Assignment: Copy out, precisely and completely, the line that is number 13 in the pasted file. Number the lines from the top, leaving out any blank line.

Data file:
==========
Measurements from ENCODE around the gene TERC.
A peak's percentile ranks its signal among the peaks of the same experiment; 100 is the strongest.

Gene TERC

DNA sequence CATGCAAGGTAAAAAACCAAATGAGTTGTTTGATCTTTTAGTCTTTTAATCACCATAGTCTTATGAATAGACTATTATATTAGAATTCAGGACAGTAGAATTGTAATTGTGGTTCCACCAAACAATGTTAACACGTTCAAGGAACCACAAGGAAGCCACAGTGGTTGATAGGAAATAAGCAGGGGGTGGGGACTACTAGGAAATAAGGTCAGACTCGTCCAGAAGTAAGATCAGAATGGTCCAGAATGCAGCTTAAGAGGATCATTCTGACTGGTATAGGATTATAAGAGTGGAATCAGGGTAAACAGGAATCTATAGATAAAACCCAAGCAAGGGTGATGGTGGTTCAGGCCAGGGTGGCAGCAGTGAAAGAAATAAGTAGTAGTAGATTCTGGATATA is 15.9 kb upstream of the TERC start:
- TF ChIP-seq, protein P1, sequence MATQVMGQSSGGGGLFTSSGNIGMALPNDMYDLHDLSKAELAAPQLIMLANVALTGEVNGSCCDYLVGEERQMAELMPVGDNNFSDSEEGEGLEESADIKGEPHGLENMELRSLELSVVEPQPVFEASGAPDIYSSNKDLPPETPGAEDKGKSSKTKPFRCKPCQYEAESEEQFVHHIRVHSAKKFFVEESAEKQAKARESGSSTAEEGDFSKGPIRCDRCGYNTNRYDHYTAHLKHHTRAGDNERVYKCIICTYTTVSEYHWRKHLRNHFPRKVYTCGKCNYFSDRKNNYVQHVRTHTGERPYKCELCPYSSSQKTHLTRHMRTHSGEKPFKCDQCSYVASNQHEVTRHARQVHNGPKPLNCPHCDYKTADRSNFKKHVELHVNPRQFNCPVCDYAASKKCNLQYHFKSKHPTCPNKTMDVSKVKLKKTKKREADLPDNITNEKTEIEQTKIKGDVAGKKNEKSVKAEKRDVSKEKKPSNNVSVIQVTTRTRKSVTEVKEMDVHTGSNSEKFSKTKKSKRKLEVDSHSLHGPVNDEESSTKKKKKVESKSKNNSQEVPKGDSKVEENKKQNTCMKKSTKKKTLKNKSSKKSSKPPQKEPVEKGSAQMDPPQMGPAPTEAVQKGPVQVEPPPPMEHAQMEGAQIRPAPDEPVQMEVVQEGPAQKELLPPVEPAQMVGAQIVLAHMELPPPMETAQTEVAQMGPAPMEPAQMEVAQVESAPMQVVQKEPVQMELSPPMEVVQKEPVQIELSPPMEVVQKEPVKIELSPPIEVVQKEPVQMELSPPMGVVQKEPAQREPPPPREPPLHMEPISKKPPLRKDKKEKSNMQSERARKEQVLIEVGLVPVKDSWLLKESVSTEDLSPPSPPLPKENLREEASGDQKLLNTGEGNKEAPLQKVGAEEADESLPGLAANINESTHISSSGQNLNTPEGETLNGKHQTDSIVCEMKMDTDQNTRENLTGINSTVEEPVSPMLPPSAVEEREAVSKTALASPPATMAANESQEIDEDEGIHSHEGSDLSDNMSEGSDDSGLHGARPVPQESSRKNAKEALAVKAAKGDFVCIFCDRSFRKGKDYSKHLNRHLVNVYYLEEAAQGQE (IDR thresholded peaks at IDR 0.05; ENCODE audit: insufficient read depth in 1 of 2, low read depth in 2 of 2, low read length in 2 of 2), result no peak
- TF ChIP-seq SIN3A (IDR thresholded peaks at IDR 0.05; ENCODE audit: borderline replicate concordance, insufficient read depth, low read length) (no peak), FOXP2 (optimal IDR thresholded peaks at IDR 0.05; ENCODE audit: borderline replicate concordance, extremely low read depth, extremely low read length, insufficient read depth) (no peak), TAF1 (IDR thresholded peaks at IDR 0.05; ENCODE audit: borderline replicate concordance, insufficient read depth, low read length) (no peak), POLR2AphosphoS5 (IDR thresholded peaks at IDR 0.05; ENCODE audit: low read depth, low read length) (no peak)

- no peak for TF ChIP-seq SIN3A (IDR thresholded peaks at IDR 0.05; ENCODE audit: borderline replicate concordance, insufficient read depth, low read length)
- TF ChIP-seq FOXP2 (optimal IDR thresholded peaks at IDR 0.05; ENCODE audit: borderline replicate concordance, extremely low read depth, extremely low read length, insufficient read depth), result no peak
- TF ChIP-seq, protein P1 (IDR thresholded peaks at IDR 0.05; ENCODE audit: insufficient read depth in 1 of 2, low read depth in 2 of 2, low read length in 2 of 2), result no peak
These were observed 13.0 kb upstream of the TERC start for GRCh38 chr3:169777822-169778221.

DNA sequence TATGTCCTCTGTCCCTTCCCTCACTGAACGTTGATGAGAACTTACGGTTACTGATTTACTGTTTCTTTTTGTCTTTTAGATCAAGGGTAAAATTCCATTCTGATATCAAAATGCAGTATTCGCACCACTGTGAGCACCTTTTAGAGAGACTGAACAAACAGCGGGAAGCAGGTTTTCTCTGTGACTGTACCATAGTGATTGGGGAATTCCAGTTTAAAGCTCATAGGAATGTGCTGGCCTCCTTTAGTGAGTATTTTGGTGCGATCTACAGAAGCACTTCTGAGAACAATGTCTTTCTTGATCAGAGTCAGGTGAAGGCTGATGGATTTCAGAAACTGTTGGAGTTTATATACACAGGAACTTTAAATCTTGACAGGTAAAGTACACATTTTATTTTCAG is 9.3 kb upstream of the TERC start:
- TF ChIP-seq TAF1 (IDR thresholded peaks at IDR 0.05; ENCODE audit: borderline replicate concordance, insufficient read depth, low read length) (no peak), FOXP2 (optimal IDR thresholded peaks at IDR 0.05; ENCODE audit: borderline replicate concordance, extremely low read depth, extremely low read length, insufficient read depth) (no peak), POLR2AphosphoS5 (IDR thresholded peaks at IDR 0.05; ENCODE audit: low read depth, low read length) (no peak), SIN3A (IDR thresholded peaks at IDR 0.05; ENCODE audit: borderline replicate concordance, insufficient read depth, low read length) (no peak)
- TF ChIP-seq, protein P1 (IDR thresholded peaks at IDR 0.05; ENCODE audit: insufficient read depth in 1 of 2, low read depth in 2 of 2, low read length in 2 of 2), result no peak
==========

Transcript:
- TF ChIP-seq, protein P1 (IDR thresholded peaks at IDR 0.05; ENCODE audit: insufficient read depth in 1 of 2, low read depth in 2 of 2, low read length in 2 of 2), result no peak